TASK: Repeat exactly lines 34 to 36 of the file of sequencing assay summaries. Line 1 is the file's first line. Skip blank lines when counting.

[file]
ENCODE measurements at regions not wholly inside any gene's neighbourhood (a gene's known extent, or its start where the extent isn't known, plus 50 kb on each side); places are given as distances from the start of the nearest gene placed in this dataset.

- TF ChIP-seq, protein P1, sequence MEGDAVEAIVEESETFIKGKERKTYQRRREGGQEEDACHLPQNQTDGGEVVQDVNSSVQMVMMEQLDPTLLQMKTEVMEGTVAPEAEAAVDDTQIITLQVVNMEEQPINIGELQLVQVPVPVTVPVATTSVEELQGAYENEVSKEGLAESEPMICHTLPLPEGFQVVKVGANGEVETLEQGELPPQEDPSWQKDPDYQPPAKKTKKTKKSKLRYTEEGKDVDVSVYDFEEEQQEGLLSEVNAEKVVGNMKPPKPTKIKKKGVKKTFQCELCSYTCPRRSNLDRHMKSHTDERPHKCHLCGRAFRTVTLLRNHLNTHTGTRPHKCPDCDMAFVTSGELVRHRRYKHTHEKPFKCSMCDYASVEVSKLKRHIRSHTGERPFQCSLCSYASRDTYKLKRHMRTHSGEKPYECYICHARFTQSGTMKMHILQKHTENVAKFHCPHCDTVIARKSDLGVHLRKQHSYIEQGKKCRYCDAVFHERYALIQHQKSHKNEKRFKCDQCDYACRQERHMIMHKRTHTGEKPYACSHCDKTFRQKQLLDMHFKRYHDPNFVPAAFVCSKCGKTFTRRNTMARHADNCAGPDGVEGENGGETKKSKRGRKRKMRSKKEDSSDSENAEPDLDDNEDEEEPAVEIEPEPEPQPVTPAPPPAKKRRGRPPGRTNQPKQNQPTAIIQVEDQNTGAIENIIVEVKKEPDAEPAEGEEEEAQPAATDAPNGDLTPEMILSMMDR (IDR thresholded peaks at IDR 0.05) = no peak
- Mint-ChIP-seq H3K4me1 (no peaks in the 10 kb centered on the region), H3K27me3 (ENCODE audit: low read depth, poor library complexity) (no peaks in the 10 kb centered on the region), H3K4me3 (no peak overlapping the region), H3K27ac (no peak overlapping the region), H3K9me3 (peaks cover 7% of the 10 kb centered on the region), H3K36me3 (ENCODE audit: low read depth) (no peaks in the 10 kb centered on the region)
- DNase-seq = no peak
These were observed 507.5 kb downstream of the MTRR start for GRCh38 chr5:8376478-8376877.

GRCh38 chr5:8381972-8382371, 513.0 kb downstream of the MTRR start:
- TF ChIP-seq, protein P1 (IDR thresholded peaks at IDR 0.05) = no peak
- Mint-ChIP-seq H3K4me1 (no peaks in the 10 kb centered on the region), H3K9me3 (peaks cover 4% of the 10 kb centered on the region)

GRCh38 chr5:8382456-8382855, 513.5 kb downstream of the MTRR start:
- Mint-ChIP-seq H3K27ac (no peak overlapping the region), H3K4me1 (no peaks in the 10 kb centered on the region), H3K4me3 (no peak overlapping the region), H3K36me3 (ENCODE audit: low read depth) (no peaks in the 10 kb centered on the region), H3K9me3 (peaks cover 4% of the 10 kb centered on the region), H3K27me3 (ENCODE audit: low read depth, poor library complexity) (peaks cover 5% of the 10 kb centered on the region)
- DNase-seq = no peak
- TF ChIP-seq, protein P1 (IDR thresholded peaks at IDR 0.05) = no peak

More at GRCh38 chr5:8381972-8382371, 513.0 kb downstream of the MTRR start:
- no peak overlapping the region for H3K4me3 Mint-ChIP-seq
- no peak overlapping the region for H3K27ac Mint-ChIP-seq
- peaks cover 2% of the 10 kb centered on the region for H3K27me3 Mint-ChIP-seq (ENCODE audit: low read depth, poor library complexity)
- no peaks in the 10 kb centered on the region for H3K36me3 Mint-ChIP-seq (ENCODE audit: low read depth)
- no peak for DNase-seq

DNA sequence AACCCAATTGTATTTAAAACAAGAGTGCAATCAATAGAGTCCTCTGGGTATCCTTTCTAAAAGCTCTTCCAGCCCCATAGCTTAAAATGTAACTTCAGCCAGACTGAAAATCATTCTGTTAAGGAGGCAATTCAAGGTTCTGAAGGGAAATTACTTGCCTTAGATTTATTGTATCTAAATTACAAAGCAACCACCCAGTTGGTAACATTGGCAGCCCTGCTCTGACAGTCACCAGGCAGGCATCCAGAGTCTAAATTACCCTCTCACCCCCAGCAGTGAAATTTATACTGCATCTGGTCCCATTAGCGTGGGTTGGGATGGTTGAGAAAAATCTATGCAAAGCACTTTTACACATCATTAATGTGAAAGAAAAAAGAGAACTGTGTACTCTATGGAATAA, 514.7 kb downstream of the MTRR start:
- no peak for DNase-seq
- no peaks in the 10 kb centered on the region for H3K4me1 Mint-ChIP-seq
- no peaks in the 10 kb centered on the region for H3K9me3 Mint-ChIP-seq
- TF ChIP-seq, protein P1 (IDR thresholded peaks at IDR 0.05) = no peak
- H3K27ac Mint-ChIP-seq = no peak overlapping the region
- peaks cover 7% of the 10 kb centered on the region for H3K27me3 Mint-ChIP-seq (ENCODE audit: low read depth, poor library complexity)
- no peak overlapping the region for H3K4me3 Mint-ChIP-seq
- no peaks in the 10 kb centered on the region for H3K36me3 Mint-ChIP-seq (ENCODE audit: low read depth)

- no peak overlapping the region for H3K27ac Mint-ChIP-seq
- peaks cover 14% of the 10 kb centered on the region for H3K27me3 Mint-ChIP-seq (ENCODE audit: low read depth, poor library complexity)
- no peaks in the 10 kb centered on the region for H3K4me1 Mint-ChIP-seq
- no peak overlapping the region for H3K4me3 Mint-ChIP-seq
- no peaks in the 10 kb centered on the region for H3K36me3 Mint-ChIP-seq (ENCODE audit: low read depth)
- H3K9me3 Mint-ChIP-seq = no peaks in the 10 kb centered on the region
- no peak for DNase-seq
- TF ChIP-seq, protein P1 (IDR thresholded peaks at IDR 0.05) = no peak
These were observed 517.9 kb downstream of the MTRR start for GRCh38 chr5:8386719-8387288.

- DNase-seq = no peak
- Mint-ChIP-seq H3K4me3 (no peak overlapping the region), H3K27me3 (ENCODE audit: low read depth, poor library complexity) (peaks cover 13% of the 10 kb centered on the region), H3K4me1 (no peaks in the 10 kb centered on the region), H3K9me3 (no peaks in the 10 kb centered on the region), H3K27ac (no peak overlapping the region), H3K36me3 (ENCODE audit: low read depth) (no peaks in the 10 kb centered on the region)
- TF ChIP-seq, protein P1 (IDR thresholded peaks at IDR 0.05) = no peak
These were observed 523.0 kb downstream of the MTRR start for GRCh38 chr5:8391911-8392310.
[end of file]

- no peak for DNase-seq
- TF ChIP-seq, protein P1 (IDR thresholded peaks at IDR 0.05) = no peak
These were observed 517.9 kb downstream of the MTRR start for GRCh38 chr5:8386719-8387288.